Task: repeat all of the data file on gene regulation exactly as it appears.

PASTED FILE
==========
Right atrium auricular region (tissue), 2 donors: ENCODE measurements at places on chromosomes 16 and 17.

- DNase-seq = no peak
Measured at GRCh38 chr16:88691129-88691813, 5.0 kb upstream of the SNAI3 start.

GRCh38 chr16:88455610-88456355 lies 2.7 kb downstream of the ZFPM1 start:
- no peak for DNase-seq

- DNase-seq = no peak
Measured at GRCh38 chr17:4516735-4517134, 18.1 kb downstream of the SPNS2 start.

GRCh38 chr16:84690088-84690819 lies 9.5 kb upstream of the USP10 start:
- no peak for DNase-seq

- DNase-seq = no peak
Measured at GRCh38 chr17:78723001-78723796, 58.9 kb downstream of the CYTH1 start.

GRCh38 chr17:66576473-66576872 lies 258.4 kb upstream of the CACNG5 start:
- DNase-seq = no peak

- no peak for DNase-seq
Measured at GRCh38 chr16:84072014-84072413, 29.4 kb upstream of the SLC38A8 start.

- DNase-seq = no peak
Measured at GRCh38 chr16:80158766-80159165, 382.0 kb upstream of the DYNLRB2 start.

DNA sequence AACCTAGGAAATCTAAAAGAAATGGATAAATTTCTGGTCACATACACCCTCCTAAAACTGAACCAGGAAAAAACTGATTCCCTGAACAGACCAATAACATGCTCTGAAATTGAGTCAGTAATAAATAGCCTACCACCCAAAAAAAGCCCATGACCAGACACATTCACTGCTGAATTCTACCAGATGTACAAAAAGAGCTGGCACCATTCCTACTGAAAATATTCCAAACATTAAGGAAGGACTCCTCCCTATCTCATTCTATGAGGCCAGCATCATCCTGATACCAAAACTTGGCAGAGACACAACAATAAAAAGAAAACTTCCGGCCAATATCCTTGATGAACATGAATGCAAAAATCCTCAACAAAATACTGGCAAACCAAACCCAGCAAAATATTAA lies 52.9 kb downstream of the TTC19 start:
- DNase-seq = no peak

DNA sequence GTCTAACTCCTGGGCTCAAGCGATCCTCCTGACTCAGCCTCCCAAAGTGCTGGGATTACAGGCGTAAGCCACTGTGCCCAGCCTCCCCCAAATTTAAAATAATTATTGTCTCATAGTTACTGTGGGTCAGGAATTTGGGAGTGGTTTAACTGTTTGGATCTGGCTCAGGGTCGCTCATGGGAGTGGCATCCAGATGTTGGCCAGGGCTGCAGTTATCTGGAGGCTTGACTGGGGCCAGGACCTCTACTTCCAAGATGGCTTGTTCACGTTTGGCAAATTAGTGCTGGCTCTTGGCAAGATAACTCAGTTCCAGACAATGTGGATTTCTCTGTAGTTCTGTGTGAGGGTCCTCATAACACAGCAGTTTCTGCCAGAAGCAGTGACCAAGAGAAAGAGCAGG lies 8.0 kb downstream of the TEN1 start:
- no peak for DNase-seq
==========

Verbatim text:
Right atrium auricular region (tissue), 2 donors: ENCODE measurements at places on chromosomes 16 and 17.

- DNase-seq = no peak
Measured at GRCh38 chr16:88691129-88691813, 5.0 kb upstream of the SNAI3 start.

GRCh38 chr16:88455610-88456355 lies 2.7 kb downstream of the ZFPM1 start:
- no peak for DNase-seq

- DNase-seq = no peak
Measured at GRCh38 chr17:4516735-4517134, 18.1 kb downstream of the SPNS2 start.

GRCh38 chr16:84690088-84690819 lies 9.5 kb upstream of the USP10 start:
- no peak for DNase-seq

- DNase-seq = no peak
Measured at GRCh38 chr17:78723001-78723796, 58.9 kb downstream of the CYTH1 start.

GRCh38 chr17:66576473-66576872 lies 258.4 kb upstream of the CACNG5 start:
- DNase-seq = no peak

- no peak for DNase-seq
Measured at GRCh38 chr16:84072014-84072413, 29.4 kb upstream of the SLC38A8 start.

- DNase-seq = no peak
Measured at GRCh38 chr16:80158766-80159165, 382.0 kb upstream of the DYNLRB2 start.

DNA sequence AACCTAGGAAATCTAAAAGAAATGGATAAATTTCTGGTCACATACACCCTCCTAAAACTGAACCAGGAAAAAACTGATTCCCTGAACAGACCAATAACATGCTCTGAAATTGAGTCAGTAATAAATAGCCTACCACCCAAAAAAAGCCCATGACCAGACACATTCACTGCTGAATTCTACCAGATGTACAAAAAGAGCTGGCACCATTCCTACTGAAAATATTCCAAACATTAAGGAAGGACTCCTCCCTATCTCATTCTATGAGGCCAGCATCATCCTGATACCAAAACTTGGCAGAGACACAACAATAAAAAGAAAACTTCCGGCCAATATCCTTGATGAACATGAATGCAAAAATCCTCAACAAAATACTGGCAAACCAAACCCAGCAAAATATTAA lies 52.9 kb downstream of the TTC19 start:
- DNase-seq = no peak

DNA sequence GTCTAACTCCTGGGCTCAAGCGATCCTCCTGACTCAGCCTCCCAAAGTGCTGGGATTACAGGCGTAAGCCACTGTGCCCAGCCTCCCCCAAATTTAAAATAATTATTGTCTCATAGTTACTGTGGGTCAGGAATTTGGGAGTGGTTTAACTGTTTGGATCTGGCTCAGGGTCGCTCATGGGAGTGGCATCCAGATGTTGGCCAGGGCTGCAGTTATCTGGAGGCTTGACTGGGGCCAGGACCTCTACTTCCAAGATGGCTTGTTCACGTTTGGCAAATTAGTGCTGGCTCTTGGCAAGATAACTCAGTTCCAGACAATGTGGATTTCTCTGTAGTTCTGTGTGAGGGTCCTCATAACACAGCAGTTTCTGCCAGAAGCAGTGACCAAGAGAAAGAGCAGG lies 8.0 kb downstream of the TEN1 start:
- no peak for DNase-seq